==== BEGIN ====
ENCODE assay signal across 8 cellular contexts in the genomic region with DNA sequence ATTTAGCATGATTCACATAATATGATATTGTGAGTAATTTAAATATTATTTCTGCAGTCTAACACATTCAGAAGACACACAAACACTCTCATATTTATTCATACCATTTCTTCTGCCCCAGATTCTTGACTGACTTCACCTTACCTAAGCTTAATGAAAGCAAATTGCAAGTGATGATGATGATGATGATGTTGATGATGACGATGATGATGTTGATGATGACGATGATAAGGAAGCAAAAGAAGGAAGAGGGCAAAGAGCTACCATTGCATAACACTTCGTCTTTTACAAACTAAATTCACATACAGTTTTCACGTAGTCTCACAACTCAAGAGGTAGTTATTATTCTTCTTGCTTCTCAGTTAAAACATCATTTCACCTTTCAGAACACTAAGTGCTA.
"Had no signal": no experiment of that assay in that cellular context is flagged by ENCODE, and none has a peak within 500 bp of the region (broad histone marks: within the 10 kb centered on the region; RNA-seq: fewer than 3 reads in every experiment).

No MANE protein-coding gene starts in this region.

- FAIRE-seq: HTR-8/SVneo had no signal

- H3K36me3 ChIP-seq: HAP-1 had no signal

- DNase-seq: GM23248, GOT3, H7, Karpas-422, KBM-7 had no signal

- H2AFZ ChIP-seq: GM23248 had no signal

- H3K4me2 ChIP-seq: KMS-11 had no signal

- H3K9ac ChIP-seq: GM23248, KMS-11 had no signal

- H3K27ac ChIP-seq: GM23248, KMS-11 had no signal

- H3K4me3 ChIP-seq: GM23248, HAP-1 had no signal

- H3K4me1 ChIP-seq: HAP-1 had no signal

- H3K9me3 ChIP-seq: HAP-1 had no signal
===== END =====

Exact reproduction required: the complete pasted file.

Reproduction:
ENCODE assay signal across 8 cellular contexts in the genomic region with DNA sequence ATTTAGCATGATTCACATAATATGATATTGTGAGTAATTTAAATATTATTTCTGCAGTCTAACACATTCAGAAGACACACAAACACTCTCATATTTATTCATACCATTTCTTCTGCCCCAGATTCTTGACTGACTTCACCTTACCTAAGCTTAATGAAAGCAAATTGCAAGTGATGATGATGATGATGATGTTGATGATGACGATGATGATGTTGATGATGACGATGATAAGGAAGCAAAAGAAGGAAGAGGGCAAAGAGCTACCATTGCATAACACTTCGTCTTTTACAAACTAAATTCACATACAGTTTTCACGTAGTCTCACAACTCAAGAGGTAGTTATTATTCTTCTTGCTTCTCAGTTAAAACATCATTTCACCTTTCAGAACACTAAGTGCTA.
"Had no signal": no experiment of that assay in that cellular context is flagged by ENCODE, and none has a peak within 500 bp of the region (broad histone marks: within the 10 kb centered on the region; RNA-seq: fewer than 3 reads in every experiment).

No MANE protein-coding gene starts in this region.

- FAIRE-seq: HTR-8/SVneo had no signal

- H3K36me3 ChIP-seq: HAP-1 had no signal

- DNase-seq: GM23248, GOT3, H7, Karpas-422, KBM-7 had no signal

- H2AFZ ChIP-seq: GM23248 had no signal

- H3K4me2 ChIP-seq: KMS-11 had no signal

- H3K9ac ChIP-seq: GM23248, KMS-11 had no signal

- H3K27ac ChIP-seq: GM23248, KMS-11 had no signal

- H3K4me3 ChIP-seq: GM23248, HAP-1 had no signal

- H3K4me1 ChIP-seq: HAP-1 had no signal

- H3K9me3 ChIP-seq: HAP-1 had no signal